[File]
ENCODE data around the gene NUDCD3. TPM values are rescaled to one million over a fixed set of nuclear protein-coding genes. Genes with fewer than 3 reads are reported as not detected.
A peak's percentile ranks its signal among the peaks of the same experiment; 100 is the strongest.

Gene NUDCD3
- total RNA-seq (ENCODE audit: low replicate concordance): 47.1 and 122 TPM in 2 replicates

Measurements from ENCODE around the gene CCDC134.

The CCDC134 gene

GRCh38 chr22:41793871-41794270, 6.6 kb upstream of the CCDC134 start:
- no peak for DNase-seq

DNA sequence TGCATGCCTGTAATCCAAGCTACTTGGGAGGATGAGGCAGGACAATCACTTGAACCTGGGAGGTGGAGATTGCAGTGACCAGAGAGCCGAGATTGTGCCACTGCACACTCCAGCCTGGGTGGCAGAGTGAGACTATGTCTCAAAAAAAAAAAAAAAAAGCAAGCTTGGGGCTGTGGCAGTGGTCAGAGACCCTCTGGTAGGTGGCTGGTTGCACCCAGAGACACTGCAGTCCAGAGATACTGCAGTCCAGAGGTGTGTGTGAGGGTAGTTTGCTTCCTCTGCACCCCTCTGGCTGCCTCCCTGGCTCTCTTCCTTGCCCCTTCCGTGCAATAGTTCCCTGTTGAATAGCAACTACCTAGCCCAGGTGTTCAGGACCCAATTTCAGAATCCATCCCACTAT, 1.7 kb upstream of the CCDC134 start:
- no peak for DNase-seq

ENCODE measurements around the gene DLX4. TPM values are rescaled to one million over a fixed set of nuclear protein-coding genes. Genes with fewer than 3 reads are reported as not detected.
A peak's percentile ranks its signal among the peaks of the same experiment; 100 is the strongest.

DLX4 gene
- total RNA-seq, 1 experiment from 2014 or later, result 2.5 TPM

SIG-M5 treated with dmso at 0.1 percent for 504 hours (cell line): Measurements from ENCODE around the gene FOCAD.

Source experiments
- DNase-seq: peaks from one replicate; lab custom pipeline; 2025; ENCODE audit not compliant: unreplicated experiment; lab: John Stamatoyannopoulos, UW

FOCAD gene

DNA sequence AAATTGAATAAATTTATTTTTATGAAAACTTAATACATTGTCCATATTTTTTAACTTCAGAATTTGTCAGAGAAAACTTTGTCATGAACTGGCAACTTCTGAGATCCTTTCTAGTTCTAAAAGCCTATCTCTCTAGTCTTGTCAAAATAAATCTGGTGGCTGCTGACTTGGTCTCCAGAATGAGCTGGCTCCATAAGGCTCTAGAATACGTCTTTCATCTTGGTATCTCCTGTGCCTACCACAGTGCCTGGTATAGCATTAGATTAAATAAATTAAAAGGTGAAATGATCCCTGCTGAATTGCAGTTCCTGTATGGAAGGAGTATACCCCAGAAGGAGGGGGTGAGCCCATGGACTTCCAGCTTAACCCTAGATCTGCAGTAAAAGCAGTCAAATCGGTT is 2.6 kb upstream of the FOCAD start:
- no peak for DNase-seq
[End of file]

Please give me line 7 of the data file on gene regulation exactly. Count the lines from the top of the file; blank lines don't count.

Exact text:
GRCh38 chr22:41793871-41794270, 6.6 kb upstream of the CCDC134 start: